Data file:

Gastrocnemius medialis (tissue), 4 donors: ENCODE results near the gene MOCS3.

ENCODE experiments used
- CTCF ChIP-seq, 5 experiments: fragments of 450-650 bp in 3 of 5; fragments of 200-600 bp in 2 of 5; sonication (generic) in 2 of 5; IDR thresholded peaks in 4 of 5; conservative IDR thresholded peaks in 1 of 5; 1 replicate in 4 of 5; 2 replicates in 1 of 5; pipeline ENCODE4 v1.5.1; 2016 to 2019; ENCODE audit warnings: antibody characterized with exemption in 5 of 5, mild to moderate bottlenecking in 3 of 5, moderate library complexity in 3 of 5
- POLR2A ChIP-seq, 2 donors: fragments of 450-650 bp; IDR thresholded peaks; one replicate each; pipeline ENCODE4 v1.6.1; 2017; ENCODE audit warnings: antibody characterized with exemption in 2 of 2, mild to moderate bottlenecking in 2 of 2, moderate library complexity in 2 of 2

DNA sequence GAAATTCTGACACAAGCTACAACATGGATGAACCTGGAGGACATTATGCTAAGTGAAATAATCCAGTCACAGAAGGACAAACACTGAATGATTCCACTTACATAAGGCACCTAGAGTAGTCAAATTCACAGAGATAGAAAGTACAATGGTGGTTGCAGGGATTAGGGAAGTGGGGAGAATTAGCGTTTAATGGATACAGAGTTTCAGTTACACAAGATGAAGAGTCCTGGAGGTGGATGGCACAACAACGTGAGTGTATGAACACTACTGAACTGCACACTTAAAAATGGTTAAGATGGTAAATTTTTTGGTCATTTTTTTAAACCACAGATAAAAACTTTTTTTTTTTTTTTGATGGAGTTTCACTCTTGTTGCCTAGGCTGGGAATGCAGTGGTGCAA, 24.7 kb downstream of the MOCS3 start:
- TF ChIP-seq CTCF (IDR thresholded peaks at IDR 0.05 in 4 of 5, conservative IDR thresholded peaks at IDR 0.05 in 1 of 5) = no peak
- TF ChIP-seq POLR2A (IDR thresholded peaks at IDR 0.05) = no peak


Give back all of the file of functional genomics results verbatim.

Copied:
Gastrocnemius medialis (tissue), 4 donors: ENCODE results near the gene MOCS3.

ENCODE experiments used
- CTCF ChIP-seq, 5 experiments: fragments of 450-650 bp in 3 of 5; fragments of 200-600 bp in 2 of 5; sonication (generic) in 2 of 5; IDR thresholded peaks in 4 of 5; conservative IDR thresholded peaks in 1 of 5; 1 replicate in 4 of 5; 2 replicates in 1 of 5; pipeline ENCODE4 v1.5.1; 2016 to 2019; ENCODE audit warnings: antibody characterized with exemption in 5 of 5, mild to moderate bottlenecking in 3 of 5, moderate library complexity in 3 of 5
- POLR2A ChIP-seq, 2 donors: fragments of 450-650 bp; IDR thresholded peaks; one replicate each; pipeline ENCODE4 v1.6.1; 2017; ENCODE audit warnings: antibody characterized with exemption in 2 of 2, mild to moderate bottlenecking in 2 of 2, moderate library complexity in 2 of 2

DNA sequence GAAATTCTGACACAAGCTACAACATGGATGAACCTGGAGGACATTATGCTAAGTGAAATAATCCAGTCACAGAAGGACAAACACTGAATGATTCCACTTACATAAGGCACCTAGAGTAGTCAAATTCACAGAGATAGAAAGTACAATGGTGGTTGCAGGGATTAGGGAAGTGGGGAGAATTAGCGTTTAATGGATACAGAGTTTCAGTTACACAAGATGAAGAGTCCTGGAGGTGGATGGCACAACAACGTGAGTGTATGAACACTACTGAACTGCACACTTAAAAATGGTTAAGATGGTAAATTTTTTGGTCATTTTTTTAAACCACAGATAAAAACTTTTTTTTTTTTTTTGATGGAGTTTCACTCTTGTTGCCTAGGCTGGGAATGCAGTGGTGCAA, 24.7 kb downstream of the MOCS3 start:
- TF ChIP-seq CTCF (IDR thresholded peaks at IDR 0.05 in 4 of 5, conservative IDR thresholded peaks at IDR 0.05 in 1 of 5) = no peak
- TF ChIP-seq POLR2A (IDR thresholded peaks at IDR 0.05) = no peak